An early universal consensus that has emerged among experts working on climate change is this: the world needs energy efficiency, now more than ever. Energy efficiency has a critical role to play in addressing climate change, in achieving sustainable development, and in creating human prosperity.
In October 2018, this message was amplified when the International Panel on Climate Change (IPCC) released a special report which assessed different scenarios for the world’s future. It concluded that the “Low Energy Demand (LED) scenario”, outlined in detail in the report, would deliver the fastest results in the most efficient manner. The LED scenario requires strategic action across four areas: reducing global energy demand; accelerating decarbonization of energy supply; increasing renewable energy; and large-scale afforestation.
Clearly, energy efficiency plays a central role in the LED scenario, with reduction in demand also lowering energy-related emissions. It was estimated that energy efficiency alone would have the potential to help countries achieve nearly 40% of the required energy-related greenhouse gas (GHG) emissions reductions by 2040 to be in line with the Paris Agreement.
There is one global initiative which is successfully tackling these challenges head-on. The International Partnership for Energy Efficiency Cooperation (IPEEC) is an autonomous partnership of 17 governments, including the European Commission, committed to ensuring that the energy services consumers require are delivered in the most efficient and cost-effective manner possible. For IPEEC members, this means capturing the economic value and social benefits associated with optimizing the production and use of energy resources.
Since 2009, IPEEC has been a dedicated platform for international collaboration on energy efficiency among major economies. This work has been focused on voluntary collaboration between member countries, tailored to their needs and priorities.
Over the past decades, IPEEC has developed strong networks with countries, international organizations, NGOs, and private stakeholders in this field by organizing high-level dialogues, conducting communications and outreach, as well as carrying out technical collaborations. These networks have led the way for IPEEC’s large-scale, high-impact action at the G20.
In 2014, G20 governments agreed to an Energy Efficiency Action Plan (EEAP), thereby securing a position for energy efficiency on the international agenda. Two years later, G20 members adopted the enhanced Energy Efficiency Leading Programme (G20 EELP). IPEEC was selected by G20 economies to play the lead role in coordinating action under both. In this role, IPEEC works closely with the rotating G20 presidencies to promote the energy efficiency agenda and report on progress to the G20 Energy Transition Working Group (ETWG).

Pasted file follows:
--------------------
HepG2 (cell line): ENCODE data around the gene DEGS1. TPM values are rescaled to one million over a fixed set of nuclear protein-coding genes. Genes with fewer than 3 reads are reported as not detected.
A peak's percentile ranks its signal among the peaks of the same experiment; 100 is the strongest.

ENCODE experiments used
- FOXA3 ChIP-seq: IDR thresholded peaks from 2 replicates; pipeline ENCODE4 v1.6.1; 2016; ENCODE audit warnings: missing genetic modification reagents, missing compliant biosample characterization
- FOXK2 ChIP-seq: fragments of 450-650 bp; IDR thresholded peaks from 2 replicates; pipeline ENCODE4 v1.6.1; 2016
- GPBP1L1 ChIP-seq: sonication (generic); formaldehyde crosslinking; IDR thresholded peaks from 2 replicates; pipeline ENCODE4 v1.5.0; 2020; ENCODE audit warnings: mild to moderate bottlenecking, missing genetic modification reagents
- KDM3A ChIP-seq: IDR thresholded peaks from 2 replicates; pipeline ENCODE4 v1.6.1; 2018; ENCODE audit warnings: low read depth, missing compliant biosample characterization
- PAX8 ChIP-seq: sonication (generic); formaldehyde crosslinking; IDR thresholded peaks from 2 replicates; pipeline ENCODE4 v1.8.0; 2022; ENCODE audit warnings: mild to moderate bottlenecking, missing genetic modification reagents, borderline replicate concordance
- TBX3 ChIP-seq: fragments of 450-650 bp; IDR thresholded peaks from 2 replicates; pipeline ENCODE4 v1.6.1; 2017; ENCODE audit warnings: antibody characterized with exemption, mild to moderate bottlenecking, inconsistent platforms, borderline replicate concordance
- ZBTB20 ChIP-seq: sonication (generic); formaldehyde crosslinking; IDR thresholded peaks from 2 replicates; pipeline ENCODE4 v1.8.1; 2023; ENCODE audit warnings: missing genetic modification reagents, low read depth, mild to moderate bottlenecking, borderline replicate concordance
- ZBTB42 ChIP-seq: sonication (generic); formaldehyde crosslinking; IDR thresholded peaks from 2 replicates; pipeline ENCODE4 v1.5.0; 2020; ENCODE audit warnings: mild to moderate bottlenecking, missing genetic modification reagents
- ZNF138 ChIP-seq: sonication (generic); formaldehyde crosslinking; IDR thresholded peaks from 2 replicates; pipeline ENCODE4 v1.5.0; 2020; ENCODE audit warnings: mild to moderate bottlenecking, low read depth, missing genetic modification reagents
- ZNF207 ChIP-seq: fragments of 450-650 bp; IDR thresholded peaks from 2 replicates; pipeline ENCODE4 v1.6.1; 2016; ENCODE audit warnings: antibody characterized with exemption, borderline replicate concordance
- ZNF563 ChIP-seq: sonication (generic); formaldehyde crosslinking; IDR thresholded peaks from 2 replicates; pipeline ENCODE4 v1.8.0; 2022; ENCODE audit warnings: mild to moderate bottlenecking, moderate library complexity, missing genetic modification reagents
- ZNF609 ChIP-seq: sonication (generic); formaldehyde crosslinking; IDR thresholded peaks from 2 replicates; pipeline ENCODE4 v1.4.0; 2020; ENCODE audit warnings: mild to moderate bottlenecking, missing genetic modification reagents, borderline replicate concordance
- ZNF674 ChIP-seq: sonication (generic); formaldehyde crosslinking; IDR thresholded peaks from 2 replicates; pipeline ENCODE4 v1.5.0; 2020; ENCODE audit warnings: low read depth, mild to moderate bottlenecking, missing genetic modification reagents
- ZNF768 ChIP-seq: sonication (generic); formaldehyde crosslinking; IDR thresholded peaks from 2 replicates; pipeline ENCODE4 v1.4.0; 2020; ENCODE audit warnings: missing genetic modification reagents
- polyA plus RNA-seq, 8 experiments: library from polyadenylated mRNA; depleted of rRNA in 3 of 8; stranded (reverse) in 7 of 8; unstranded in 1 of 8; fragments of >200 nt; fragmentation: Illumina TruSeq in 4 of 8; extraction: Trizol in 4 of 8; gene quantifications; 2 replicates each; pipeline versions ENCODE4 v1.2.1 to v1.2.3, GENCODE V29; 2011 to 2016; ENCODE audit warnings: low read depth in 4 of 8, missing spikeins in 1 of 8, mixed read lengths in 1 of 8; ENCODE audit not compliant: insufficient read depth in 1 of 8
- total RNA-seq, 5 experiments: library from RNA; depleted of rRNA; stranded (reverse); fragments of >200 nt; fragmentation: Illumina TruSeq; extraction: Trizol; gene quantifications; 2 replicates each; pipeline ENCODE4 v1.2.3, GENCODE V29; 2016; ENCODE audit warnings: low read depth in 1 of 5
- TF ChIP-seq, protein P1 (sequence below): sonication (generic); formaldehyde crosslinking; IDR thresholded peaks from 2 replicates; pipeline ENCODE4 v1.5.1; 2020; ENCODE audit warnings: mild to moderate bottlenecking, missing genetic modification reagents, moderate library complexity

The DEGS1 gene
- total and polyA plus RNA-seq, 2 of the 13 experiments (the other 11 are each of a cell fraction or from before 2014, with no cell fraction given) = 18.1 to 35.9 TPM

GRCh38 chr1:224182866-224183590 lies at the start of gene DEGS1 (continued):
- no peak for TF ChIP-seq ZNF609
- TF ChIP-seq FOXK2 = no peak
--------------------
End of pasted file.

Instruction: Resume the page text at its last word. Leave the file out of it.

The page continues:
IPEEC’s Task Groups have been dedicated to tackling efficiency challenges across key sectors such as buildings, transport, and financing for energy efficiency. While the energy sector is vast and complex and the sector is characterized by a great deal of competition, cooperation in some areas allows everyone to advance more efficiently toward shared goals. IPEEC’s ten Task Groups have demonstrated the very best of international collaboration: how countries can come together, decide together, and act together to tackle challenges — big or small — of global importance.
IPEEC’s work over the past decade shows that ongoing, strategic cooperation among major economies, whether developed, emerging or developing, can contribute in meaningful ways to boosting energy efficiency. Yet, it is also clear that much of the full potential remains unfulfilled. Energy efficiency has enormous capability to reduce pressure on energy supply systems, deliver cost savings to people and businesses, and reduce emissions associated with energy production and use.
Looking ahead to the next decade of international energy efficiency collaboration, an accelerated pace of progress will be critical. As governments work to deliver on their national and international goals for energy and the climate, it is perhaps helpful to think of international collaboration as having characteristics similar to energy efficiency itself. As more countries engage and known solutions are deployed more broadly, the cumulative value of IPEEC’s early achievements will increase rapidly.
Additionally, the networks established will continue to ensure that the complexity of energy efficiency is tackled through the best efforts of stakeholders who can truly integrate the ‘6Ds for EE’. The 6Ds are game changers expected to make energy efficiency ‘desirable’ while acknowledging that ‘disruptive’ action is required in four vital areas — ‘decoupling’, ‘decarbonization’, ‘decentralization’, and ‘digitalization’.
IPEEC’s leadership has concluded that, in order to achieve the desired goals, collective action needs to be enhanced in four specific areas: investment, data collection for decision-making, market creation, and international collaboration.